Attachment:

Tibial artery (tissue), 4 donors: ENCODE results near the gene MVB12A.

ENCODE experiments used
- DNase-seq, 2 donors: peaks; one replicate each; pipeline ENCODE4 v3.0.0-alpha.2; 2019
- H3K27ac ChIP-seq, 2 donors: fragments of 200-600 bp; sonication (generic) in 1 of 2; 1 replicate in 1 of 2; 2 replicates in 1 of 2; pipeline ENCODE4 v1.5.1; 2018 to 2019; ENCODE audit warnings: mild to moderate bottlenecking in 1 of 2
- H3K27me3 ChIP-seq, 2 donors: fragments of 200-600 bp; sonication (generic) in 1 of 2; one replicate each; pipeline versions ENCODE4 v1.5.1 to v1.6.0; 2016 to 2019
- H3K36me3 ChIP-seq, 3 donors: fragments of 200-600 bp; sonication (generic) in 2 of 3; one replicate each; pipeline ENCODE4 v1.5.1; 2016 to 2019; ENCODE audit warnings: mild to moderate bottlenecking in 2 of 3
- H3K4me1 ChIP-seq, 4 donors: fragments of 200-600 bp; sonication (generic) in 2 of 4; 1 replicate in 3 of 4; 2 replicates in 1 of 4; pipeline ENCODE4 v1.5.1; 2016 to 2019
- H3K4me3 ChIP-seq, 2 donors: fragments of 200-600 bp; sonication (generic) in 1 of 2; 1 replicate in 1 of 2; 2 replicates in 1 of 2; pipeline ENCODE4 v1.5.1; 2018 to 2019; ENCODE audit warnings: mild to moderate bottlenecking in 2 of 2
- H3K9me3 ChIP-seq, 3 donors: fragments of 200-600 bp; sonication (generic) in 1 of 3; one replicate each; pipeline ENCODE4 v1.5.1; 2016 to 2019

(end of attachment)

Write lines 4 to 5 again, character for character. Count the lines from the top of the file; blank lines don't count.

- H3K27ac ChIP-seq, 2 donors: fragments of 200-600 bp; sonication (generic) in 1 of 2; 1 replicate in 1 of 2; 2 replicates in 1 of 2; pipeline ENCODE4 v1.5.1; 2018 to 2019; ENCODE audit warnings: mild to moderate bottlenecking in 1 of 2
- H3K27me3 ChIP-seq, 2 donors: fragments of 200-600 bp; sonication (generic) in 1 of 2; one replicate each; pipeline versions ENCODE4 v1.5.1 to v1.6.0; 2016 to 2019